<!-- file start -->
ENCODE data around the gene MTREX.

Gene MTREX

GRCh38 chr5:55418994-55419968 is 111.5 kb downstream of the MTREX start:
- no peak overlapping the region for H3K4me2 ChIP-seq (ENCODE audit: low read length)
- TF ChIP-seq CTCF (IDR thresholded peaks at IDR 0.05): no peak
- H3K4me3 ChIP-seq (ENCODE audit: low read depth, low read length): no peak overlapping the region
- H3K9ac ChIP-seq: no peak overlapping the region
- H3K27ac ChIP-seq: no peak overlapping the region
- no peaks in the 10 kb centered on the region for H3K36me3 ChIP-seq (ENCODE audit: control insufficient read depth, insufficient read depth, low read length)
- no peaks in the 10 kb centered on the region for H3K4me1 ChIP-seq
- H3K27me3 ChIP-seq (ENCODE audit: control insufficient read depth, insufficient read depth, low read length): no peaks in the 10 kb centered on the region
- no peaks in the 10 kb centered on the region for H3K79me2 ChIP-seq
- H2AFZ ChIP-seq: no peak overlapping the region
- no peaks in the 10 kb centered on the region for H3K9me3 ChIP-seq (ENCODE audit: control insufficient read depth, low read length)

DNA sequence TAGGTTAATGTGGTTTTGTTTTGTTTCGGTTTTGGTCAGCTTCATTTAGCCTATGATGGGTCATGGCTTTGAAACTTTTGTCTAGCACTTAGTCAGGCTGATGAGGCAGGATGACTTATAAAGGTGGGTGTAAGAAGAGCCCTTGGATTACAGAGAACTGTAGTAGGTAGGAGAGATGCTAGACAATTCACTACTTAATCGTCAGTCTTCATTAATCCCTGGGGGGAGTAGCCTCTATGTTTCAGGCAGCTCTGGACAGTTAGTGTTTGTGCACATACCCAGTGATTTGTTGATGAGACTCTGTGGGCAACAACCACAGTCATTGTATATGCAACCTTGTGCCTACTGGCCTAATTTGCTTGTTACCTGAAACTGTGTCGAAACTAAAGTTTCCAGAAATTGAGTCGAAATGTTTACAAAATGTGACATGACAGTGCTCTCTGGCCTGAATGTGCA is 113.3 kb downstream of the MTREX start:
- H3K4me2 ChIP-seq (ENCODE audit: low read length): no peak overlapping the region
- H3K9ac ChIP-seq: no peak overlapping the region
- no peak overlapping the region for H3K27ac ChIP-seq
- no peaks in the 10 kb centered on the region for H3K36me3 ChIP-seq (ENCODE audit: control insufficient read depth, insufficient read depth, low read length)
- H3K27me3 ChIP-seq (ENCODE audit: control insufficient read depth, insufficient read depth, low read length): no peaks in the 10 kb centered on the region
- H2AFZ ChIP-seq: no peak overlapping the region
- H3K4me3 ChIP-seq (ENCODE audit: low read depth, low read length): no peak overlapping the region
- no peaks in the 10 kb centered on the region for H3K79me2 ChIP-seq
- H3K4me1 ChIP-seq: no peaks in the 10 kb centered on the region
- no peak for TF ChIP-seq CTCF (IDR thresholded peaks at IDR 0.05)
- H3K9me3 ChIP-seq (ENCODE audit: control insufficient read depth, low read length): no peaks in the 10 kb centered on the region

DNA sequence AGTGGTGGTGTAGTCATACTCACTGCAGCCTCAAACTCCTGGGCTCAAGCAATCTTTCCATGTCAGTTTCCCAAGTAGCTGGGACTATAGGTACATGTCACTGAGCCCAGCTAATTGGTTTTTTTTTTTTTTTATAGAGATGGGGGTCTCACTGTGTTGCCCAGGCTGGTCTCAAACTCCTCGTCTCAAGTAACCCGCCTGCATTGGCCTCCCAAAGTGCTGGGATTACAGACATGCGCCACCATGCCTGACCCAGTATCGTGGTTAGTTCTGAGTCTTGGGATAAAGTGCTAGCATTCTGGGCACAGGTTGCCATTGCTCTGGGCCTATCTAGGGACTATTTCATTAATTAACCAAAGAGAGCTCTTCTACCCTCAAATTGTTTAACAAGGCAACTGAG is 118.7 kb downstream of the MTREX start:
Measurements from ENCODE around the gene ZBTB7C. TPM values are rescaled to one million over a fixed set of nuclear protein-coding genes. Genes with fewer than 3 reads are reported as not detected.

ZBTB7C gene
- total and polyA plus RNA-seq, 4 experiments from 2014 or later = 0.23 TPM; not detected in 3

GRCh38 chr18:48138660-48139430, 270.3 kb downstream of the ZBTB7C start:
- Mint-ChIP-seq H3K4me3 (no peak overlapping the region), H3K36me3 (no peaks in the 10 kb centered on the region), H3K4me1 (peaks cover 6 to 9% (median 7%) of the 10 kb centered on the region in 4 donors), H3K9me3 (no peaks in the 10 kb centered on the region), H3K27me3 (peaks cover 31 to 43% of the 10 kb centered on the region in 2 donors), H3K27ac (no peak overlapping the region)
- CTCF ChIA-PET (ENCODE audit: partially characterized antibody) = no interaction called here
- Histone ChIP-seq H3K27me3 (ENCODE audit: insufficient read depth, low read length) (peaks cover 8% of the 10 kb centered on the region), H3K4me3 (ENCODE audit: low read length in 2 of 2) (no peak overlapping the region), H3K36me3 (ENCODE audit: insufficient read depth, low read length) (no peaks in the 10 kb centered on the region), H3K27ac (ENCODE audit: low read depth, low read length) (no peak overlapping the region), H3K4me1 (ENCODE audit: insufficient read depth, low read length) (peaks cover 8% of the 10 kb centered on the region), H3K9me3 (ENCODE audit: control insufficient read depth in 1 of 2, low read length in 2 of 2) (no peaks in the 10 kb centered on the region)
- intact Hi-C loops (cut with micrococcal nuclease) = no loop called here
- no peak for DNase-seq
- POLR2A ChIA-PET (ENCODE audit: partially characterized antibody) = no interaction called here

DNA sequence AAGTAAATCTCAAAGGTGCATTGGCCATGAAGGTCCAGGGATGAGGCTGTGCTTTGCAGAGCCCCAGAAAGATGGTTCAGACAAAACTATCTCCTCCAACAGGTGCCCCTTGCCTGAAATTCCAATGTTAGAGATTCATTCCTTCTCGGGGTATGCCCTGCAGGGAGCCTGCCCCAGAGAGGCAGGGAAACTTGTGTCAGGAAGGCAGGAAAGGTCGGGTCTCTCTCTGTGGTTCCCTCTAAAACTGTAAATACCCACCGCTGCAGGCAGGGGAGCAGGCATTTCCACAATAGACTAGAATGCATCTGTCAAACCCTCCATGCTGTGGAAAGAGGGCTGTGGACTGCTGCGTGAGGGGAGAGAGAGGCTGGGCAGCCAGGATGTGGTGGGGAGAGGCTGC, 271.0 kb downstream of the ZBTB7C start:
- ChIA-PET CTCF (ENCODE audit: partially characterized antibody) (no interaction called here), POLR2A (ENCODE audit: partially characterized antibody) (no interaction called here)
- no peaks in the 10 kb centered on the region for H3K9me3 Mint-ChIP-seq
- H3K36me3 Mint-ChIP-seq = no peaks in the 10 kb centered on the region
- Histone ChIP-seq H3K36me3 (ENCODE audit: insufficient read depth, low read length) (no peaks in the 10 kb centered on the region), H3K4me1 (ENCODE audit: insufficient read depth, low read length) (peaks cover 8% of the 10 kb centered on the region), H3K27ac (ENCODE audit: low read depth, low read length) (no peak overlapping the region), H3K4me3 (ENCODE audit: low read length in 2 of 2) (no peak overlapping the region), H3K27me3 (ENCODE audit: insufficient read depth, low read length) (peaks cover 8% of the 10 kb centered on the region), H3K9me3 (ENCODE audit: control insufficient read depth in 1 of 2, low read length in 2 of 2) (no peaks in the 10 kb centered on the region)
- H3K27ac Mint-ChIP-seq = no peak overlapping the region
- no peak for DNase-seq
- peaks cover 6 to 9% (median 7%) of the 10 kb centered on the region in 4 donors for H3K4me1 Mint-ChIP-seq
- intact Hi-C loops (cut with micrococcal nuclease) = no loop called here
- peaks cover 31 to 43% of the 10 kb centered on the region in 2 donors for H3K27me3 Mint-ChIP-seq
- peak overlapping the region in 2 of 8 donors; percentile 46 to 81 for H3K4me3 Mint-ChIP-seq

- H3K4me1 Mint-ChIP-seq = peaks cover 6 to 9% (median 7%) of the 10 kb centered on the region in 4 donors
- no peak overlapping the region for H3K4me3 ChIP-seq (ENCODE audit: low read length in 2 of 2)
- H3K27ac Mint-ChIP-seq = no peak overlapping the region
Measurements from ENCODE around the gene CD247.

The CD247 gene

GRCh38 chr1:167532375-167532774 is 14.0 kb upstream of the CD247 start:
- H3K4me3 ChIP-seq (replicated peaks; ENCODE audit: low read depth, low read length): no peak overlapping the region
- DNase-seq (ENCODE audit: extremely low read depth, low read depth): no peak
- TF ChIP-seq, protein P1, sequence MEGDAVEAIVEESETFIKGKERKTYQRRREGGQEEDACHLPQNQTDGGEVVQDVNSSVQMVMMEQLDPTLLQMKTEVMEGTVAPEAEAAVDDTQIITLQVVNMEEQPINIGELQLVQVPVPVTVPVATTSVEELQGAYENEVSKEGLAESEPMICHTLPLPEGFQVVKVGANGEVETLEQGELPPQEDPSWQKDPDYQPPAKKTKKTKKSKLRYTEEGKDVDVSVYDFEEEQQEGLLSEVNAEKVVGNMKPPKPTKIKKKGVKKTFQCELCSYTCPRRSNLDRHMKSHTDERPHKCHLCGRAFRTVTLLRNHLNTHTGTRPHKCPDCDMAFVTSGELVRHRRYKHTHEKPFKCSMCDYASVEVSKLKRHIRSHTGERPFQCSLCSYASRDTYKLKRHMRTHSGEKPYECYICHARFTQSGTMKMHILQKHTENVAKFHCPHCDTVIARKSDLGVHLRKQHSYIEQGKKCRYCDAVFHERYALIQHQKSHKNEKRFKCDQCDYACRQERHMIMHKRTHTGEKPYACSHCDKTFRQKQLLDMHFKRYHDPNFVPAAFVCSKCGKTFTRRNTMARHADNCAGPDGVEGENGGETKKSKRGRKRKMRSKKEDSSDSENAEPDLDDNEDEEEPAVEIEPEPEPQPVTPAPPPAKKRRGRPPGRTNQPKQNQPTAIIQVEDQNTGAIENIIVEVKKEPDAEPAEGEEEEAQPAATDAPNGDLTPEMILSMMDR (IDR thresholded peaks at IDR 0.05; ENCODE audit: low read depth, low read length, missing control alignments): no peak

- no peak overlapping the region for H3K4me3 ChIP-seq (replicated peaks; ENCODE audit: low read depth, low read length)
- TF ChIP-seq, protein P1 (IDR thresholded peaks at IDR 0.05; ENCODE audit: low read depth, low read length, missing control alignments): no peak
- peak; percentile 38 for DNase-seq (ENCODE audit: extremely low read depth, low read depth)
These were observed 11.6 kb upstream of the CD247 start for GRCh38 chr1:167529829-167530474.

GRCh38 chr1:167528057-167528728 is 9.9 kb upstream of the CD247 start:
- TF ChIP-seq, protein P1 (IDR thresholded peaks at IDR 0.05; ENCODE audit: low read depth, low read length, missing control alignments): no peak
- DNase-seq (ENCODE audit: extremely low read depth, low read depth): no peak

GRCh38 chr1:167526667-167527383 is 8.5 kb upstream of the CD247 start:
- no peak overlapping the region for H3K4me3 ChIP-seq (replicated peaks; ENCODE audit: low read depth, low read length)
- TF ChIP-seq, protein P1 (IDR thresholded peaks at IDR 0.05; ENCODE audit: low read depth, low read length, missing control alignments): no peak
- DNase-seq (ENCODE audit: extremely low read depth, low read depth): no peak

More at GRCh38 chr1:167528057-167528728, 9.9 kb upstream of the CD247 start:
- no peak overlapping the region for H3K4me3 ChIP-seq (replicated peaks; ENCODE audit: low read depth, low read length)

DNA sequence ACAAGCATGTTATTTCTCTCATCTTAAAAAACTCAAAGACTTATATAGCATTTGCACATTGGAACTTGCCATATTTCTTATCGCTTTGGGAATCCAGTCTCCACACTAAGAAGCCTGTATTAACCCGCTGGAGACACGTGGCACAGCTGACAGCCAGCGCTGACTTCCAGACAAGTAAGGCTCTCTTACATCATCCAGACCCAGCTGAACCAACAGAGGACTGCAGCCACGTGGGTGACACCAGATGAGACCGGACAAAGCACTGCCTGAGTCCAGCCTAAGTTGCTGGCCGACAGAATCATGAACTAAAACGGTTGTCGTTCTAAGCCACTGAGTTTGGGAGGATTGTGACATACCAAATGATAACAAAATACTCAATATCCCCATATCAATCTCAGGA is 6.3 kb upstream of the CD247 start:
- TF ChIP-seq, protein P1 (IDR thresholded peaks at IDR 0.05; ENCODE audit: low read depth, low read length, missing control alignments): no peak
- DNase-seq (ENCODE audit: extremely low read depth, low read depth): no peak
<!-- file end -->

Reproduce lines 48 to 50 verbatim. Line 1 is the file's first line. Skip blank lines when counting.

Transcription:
- peak overlapping the region in 2 of 8 donors; percentile 46 to 81 for H3K4me3 Mint-ChIP-seq

- H3K4me1 Mint-ChIP-seq = peaks cover 6 to 9% (median 7%) of the 10 kb centered on the region in 4 donors
- no peak overlapping the region for H3K4me3 ChIP-seq (ENCODE audit: low read length in 2 of 2)